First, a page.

When Scott Whitlock ‘64 and John Carlisle ‘64 carried a huge black-box recorder into the media section of the 1960 presidential election, they had two things on their minds: WDUB “The Doobie,” and business.

Both were freshmen at the time. They had a radio show together: Carlisle played Top 100 Hits and Whitlock chimed in every half-hour with five minutes of news, ripped from the UPI newswire.

The two watched WDUB go on air as a broadcast station. “Not too many students would hear it — I mean, it was a 10 watt FM station — but we were a great team. We would occasionally tape things.

“In the fall of 1960, there was a significant presidential election — John F. Kennedy and Richard Nixon. We took the great reel-to-reel recorders over to the state house in Columbus, got down into the press box with the microphones, and covered their speeches in October,” said Scott Whitlock.

The two got to see how the campaign press worked, which paid off for both parties in later endeavors, but they also learned the technique needed to operate recording devices. Reel-to-reel tape recorders are about two square feet in size, 55 pounds, and fussy.

“Two black boxes made up this recording machine, and I learned how to edit tapes. You could flip up this little safety lid and see the heads. The line on the head represented how the tape was magnetized, editing by manually turning the wheels until you had it exactly where you wanted it. Then you’d cut it, and splice in either more tape or a leader,” Whitlock said.

The two got an idea to turn their experience into a business. WDUB subscribed to Billboard magazine, which also sent vinyls of Top 100 hits to the station. In that magazine, Whitlock saw an ad for a company that offered to make vinyl records from tape. The two freshmen got to work.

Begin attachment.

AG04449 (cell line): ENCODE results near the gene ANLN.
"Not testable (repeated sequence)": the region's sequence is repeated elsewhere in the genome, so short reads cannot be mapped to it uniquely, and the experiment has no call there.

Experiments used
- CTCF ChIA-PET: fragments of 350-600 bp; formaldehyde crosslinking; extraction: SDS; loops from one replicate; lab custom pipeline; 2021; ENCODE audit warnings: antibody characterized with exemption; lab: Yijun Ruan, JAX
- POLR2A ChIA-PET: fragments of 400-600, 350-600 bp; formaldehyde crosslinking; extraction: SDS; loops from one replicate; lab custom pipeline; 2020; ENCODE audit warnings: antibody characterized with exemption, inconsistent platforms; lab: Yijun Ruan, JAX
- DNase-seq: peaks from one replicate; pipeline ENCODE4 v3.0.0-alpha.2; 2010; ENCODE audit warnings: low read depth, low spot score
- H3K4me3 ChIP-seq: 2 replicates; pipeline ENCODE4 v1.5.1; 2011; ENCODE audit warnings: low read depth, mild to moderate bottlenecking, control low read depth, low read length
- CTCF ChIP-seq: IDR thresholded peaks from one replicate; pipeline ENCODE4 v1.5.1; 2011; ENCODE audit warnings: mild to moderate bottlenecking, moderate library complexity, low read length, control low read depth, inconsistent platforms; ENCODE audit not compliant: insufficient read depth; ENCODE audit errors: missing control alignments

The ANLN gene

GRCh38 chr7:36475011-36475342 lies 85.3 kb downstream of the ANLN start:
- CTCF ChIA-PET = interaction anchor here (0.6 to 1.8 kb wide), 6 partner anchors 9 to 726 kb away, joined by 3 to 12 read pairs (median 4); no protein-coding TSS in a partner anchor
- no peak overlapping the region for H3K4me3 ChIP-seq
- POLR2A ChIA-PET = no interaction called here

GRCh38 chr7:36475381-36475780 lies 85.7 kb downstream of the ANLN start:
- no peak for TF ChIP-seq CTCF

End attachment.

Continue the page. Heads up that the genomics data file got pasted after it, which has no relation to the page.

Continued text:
“It seemed obvious! We thought, there could be a business if we could record something at Denison. We focused on recording the interfraternity song competition in the spring of 1961. We got another student to do the art on the album cover. We thought, the way to sell these is to advertise them with flyers at the event, and we targeted the parents, of course. We had tables and recruited students to sit in front of Swasey Chapel and as the parents came out, we would take orders for records.”

This plan, of course, relied on Carlisle and Whitlock to tape the event and do most of the grunt work finalizing the project.

“Meanwhile, we had taped this — of course, we only had a single tape and it was unedited. A tramp of people came in, and we had to cut it down to fit onto a vinyl record. So then, having sold well over 150 records that day, we got the big recording box out and started cutting the tape, hoping we didn’t make a mistake. This was a real business,” he said.

“We sent it off, put together the album cover, found a company in Newark that would make cardboard shipping boxes for us, and I think we might have even had mailing labels printed out. We produced that record, and it was successful, so we decided to produce more.”

All great businesses have a name.

“We got a state vendor license under the name Monomoy Audio Company. John was an ATO pledge living in Monomoy. The pledge colony loved there, before they built a house and moved up The Hill,” Whitlock said. “So, we named it Monomoy Audio.”

The Monomoy logo sits on the outer and inner corner of the white and red vinyl covers. A pen drawing of fraternity brothers is surrounded by decorative lettering, stating “Denison University Interfraternity Sing, Mother’s Day, May 1961.”

These days, recording doesn’t require reel-to-reel, records, or razor blades. But without those things, and without the entrepreneurship of Carlisle and Whitlock, we wouldn’t have these small, but invaluable, pieces of Denison history.

December 8, 2022